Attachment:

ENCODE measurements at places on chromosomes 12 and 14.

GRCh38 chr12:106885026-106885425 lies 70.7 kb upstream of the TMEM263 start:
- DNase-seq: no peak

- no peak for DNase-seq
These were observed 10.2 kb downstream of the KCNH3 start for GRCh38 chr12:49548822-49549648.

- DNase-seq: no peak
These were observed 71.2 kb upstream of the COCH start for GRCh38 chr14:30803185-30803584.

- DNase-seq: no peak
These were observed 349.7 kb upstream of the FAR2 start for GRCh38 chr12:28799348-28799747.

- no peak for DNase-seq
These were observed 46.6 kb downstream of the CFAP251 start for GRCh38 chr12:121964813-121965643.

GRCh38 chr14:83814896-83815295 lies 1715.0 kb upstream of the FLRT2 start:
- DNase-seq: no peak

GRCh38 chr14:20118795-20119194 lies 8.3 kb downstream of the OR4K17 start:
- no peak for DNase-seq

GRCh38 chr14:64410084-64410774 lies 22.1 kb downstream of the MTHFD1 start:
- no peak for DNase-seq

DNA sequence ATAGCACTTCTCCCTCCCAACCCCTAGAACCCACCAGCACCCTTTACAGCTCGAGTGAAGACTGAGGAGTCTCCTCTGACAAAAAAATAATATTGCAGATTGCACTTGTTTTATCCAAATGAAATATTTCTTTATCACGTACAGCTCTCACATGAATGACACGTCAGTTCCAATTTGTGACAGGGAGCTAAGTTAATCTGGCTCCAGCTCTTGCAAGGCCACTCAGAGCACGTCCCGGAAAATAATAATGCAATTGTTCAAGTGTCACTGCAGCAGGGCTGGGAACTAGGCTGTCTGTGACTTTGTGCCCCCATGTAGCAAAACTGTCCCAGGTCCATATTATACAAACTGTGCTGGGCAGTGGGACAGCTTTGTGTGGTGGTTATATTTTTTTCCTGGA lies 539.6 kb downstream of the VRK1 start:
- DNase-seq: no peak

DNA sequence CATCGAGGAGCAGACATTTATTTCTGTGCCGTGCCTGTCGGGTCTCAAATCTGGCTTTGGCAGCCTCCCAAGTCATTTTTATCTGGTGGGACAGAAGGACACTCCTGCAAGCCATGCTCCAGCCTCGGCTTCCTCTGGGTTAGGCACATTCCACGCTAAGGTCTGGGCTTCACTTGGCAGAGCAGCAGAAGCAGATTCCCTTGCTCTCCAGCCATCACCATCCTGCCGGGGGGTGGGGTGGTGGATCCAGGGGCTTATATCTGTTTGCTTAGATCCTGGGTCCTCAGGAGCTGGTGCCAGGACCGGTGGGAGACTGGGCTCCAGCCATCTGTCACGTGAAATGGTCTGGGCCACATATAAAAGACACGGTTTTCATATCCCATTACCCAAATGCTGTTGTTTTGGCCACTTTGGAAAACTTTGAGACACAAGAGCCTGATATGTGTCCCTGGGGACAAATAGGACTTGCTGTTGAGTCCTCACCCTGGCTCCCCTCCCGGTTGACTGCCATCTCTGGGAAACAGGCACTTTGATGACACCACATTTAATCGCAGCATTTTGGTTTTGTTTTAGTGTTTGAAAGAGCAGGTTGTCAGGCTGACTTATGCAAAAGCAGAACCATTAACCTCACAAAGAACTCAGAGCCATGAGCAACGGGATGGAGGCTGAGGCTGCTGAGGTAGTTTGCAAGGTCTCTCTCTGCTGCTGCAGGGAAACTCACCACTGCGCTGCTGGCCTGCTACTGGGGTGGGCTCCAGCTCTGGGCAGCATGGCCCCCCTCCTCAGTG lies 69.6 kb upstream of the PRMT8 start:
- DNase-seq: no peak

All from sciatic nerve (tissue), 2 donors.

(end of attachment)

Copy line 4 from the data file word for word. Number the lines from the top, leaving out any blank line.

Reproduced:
- no peak for DNase-seq